3. 3. banking and trade in luxuries. Florence’s leading family, the Medici,were the city’s rulers (podestà), bankers to the popes and patrons of artin the city.Northern Italy was divided into city-states. These cities had much incommon with the cities of ancient Greece and Rome. Italians living in the14th and 15th centuries had the conviction that living in a city was themost civilized form of existence.2. What were the main characteristics of the early Italian Renaissance?The artists shared the conviction that their era represented a completebreak with the Middle Ages. Thus they had utter contempt for the art ofthe Middle Ages and admired only the art of classical times.Until Giotto’s (c. 1270-1337) time Italian painting was dominated byByzantine (Greek) influences and had been flat and two-dimensional.Giotto was the first painter to break away with this style and producemore realistic paintings to provide an illusion of depth by contrastinglight and shade.Italian Renaissance art, like the medieval, was above all a religious art. The majority of paintings came from the Bible and the life of the Saints. Saints were painted as human beings, the Madonnas painted as beautifulyoung women. Leonardo da Vinci once remarked: ‘Paint the face in such away that it will be easy to understand what is going on in the mind.’ Landscape painting was another major innovation of Italian Renaissanceart. At first landscapes were used as symbols of hell (rocks andmountains) and paradise (gardens). As artists learned more about colour,light, shadow and perspective, landscapes began to dominate manypaintings.Italian Renaissance artists made increasing use of nude figures in theirwork – another great innovation. Above all others, Michelangelo masteredthe nude as a medium of expression when he painted figures on the ceilingof the Sistine Chapel in the Vatican.Renaissance sculpture bore a close relationship to painting and followed asimilar development. Many sculptures, like painters, studied humananatomy, tried new techniques, made nude statues, chose many themes fromthe Bible and classical literature and developed the art of portraiture.Renaissance sculpture reached its zenith with the work of Michelangelowith statues such as David, Moses and the Pietà. Some art critics thinkthey have never been equaled.Renaissance architecture broke with medieval Gothic and adopted classicalforms and decoration: domes, columns, rounded arches and symmetry.Architects insisted that each part of a building had to harmonize withevery other part. Besides religious buildings, they also designedpalaces, private homes and country villas to the rich and powerful. 3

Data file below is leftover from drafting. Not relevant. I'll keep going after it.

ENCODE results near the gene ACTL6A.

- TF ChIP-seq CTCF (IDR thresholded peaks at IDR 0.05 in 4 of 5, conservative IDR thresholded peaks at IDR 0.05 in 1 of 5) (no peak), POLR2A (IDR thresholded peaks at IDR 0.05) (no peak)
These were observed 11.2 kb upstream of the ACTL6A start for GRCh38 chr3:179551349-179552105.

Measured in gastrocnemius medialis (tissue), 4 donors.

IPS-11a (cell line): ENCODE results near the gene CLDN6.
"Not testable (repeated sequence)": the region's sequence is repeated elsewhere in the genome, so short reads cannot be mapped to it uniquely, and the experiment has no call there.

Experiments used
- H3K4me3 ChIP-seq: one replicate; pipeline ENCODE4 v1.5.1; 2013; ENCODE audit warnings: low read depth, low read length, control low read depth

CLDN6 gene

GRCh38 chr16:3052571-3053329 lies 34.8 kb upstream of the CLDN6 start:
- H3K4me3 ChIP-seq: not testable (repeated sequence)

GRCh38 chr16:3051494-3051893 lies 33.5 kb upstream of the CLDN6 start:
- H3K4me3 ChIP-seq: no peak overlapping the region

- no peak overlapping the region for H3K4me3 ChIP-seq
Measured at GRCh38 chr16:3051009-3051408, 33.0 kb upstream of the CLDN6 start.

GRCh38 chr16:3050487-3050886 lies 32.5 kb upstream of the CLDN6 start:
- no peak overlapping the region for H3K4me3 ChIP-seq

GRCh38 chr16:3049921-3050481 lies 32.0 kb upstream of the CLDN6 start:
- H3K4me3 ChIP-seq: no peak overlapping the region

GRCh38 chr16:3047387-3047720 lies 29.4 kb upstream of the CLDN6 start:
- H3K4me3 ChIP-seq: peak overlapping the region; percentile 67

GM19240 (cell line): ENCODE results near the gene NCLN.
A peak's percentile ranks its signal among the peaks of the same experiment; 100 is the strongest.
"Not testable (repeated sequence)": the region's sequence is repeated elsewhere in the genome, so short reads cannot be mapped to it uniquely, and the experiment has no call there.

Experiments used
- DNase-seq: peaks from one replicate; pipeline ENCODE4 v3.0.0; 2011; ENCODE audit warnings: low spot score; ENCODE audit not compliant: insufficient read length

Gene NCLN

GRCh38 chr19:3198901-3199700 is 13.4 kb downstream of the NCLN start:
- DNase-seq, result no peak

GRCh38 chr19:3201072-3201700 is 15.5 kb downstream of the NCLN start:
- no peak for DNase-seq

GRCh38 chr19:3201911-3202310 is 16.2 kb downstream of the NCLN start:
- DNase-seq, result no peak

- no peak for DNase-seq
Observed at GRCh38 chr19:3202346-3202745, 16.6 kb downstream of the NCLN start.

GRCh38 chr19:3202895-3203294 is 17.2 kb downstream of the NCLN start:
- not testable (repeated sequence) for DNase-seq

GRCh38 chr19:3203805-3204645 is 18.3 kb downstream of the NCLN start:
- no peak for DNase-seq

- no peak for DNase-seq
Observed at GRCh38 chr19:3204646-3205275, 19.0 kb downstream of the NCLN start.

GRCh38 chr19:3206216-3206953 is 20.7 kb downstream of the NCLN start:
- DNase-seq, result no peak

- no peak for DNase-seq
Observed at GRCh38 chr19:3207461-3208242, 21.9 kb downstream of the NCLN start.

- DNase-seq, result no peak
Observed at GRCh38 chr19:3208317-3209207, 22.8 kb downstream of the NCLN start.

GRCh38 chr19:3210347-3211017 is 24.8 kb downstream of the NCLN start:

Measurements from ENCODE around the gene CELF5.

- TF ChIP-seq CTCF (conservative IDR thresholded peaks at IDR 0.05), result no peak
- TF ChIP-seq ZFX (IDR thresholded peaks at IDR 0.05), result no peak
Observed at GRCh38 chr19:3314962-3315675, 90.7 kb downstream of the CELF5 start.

4. 4. Filippo Brunelleschi was the pioneer of Renaissance architecture.Florence remained the centre of Renaissance architecture until the late15th century. Its place was taken over by Rome. After 1500 the Popestransformed Rome into a magnificent Renaissance city when they employedartists and architects to rebuild Rome similar to classical Roman times.Hints to study and remember about Unit 1.2• The reasons why the Renaissance started in Italy.• The main characteristics of Italian Renaissance artUnit 1.3 - Renaissance, Humanism and ScienceRenaissance HumanismThe study of the classics came to be known as humanism, from studiahumanitatis. The first of the Renaissance humanists was FrancescoPetrarca (Petrarch) (1304-74). He wrote extensively in Latin and searchedtirelessly for classical Latin manuscripts, editing and ridding them ofthe errors by copyists. Petrarch was the first to call the period sinceclassical times the ‘dark ages.’Many of the humanists were employed by rulers, popes, and men of wealth assecretaries, government officials or teachers. Through such positions ofinfluence they transmitted to others the view of life they found in theclassical literature of Cicero, Virgil and Aristotle.Around 1400 a number of Greek scholars settled in Italy to teach classicalGreek. After the fall of Constantinople to the Turks in 1453, exiledGreeks settled in Italy in greater numbers, bringing with them more Greekmanuscripts. During this period printing was introduced into Italy fromGermany, where it had just been invented (c. 1440). Until then, copyistshad done handwritten copies of the ancient writings. The printed editionsof the Greek and Roman classics quickly spread to most Italian cities andhence to other parts of Western Europe.The humanists were also responsible for the study of archaeology. In the1450s they forbid any further stealing of stones and marbles from theclassical monuments of Rome but sponsored excavations that recoveredancient works of art.In the Medieval Europe education had been limited mainly to the trainingof the clergy. In the 15th century humanists changed the practice ofeducation by setting up curricula to include classical literature,rhetoric, mathematics, music, religion, science, good manners, athleticsand outdoor activity in imitation of ancient Greek education.Humanists believed that man was the master of his own destiny, that therewas no limit to his ambitions and abilities, and that his purpose on earth 4